UK-funded troops sent to disarm rebels in Burundi have arrived in the Central African nation's capital, Bujumbura.
Ten years of war has led to hundreds of thousands of refugees
The 217-strong Mozambican contingent aims to help end the decade-long civil war that has claimed an estimated 300,000 mainly civilian lives.
The 2,870-strong peacekeeping force in Burundi is now complete, said the head of the African Union peace mission in Burundi, Mamadou Bah.
Persistent fighting among rebel factions has undermined hope for an end to the war despite several peace agreements.
This is the first African Union peacekeeping force, comprising 1,600 South African troops, 980 Ethiopians and 290 Mozambicans.
The UK Government has given Mozambique £3.7m to help implement the 2002 peace deal between the Burundi Government and three of four Hutu rebel groups.
'Ready to go'
Minister for Africa Chris Mullin said the deployment was a significant step
for Mozambique and Burundi.
"We were pleased to provide assistance to the Mozambique Government to enable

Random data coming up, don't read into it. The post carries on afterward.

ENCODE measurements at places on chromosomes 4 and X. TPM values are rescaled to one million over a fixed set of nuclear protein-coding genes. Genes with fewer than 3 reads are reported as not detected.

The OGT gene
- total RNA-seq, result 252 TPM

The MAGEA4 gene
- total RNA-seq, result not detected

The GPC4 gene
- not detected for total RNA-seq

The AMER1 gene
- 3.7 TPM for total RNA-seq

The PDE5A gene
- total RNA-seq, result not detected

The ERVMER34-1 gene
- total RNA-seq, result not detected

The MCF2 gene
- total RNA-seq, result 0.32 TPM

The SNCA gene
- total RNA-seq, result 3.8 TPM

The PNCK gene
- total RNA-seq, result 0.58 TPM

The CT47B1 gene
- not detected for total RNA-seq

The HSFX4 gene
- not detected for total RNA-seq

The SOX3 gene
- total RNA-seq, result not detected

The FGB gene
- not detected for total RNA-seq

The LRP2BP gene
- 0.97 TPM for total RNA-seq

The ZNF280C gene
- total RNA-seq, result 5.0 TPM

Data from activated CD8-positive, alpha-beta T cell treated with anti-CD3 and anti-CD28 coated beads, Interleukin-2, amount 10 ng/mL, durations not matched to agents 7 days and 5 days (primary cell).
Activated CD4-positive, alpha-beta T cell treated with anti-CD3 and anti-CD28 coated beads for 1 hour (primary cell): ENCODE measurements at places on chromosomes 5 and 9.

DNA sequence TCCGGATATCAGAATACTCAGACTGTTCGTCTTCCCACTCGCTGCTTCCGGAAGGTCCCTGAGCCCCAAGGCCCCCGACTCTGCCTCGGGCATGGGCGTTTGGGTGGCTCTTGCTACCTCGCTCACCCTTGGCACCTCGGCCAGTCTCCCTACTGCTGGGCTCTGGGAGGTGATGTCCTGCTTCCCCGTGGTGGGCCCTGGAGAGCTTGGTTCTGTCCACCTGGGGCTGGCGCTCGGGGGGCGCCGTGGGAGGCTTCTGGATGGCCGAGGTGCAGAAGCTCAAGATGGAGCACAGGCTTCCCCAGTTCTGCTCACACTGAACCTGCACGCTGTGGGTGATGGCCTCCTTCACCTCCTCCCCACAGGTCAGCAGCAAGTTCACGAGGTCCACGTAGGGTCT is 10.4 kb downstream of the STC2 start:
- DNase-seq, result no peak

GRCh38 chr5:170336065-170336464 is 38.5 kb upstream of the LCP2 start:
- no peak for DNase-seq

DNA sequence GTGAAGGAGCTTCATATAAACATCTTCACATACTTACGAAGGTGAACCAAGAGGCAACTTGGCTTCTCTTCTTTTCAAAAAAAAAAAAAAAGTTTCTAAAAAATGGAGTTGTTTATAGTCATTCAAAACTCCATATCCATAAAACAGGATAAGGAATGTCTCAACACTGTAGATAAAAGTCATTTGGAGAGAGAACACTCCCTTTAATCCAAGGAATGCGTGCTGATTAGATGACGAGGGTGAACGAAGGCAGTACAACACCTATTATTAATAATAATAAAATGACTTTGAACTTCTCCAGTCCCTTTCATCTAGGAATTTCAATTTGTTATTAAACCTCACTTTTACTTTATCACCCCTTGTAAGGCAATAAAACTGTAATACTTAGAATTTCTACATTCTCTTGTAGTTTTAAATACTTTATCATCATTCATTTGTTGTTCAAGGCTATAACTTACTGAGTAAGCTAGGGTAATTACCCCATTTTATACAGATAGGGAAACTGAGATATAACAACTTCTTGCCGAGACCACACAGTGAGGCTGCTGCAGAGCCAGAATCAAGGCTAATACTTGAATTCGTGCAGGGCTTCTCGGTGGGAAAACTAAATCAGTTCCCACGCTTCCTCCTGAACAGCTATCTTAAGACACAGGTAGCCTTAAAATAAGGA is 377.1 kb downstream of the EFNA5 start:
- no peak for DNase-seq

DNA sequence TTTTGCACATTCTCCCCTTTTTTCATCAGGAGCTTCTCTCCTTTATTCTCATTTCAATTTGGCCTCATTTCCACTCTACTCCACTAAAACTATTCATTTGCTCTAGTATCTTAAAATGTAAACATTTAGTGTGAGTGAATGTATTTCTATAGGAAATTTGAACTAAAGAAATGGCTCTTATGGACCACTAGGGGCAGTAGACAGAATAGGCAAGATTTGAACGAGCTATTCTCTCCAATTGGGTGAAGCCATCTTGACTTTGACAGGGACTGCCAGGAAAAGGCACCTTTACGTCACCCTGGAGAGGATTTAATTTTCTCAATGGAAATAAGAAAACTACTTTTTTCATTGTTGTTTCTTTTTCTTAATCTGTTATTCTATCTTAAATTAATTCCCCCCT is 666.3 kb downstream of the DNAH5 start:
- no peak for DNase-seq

this deployment to go ahead," he said.
"The mission is a significant first for African peacekeeping operations.
"It is a concrete example of the commitment of African leaders to establish
peace and security in their own continent."
At a ceremony at Bujumbura airport to welcome the Mozambicans Mr Bah said: ""We are ready to deploy the contingent in the
countryside for the task it was called here for."
The troops are tasked with providing the
warring parties safe passage to designated assembly areas and easing the delivery of humanitarian aid.
But a rebel group, the National Liberation Forces, has refused to join peace talks, saying those discussions will do
nothing to overturn the long-standing dominance of the Tutsi
minority in the country of 6.5 million people.
The African Union mission is due to stay for a year, pending
the expected deployment of a United Nations peacekeeping force.